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          Most cited references 13

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          A malnutrition-inflammation score is correlated with morbidity and mortality in maintenance hemodialysis patients.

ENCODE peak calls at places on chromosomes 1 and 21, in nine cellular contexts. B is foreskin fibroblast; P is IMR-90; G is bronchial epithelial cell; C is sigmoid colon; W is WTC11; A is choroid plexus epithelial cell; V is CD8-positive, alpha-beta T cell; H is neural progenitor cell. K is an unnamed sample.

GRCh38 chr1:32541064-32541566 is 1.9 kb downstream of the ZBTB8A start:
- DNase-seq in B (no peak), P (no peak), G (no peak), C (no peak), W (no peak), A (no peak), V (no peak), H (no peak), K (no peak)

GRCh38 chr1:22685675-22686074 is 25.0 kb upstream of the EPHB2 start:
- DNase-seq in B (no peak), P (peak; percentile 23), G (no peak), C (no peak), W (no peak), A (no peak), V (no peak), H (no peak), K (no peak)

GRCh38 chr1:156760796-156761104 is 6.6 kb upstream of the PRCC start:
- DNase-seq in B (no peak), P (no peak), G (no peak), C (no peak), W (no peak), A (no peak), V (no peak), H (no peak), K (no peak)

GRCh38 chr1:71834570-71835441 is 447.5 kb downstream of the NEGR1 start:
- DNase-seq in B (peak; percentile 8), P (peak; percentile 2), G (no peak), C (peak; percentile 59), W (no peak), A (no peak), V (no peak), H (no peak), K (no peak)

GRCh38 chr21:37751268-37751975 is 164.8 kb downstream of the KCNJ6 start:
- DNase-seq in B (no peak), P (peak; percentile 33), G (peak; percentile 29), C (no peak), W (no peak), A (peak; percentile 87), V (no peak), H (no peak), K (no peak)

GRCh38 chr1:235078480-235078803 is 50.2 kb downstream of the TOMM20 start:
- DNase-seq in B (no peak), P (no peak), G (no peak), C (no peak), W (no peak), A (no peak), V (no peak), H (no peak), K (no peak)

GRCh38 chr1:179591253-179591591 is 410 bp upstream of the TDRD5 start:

Malnutrition inflammation complex syndrome (MICS) occurs commonly in maintenance hemodialysis (MHD) patients and may correlate with increased morbidity and mortality. An optimal, comprehensive, quantitative system that assesses MICS could be a useful measure of clinical status and may be a predictor of outcome in MHD patients. We therefore attempted to develop and validate such an instrument, comparing it with conventional measures of nutrition and inflammation, as well as prospective hospitalization and mortality. Using components of the conventional Subjective Global Assessment (SGA), a semiquantitative scale with three severity levels, the Dialysis Malnutrition Score (DMS), a fully quantitative scoring system consisting of 7 SGA components, with total score ranging between 7 (normal) and 35 (severely malnourished), was recently developed. To improve the DMS, we added three new elements to the 7 DMS components: body mass index, serum albumin level, and total iron-binding capacity to represent serum transferrin level. This new comprehensive Malnutrition-Inflammation Score (MIS) has 10 components, each with four levels of severity, from 0 (normal) to 3 (very severe). The sum of all 10 MIS components ranges from 0 to 30, denoting increasing degree of severity. These scores were compared with anthropometric measurements, near-infrared-measured body fat percentage, laboratory measures that included serum C-reactive protein (CRP), and 12-month prospective hospitalization and mortality rates. Eighty-three outpatients (44 men, 39 women; age, 59 +/- 15 years) on MHD therapy for at least 3 months (43 +/- 33 months) were evaluated at the beginning of this study and followed up for 1 year. The SGA, DMS, and MIS were assessed simultaneously on all patients by a trained physician. Case-mix-adjusted correlation coefficients for the MIS were significant for hospitalization days (r = 0.45; P < 0.001) and frequency of hospitalization (r = 0.46; P < 0.001). Compared with the SGA and DMS, most pertinent correlation coefficients were stronger with the MIS. The MIS, but not the SGA or DMS, correlated significantly with creatinine level, hematocrit, and CRP level. During the 12-month follow-up, 9 patients died and 6 patients left the cohort. The Cox proportional hazard-calculated relative risk for death for each 10-unit increase in the MIS was 10.43 (95% confidence interval, 2.28 to 47.64; P = 0.002). The MIS was superior to its components or different subversions for predicting mortality. The MIS appears to be a comprehensive scoring system with significant associations with prospective hospitalization and mortality, as well as measures of nutrition, inflammation, and anemia in MHD patients. The MIS may be superior to the conventional SGA and the DMS, as well as to individual laboratory values, as a predictor of dialysis outcome and an indicator of MICS.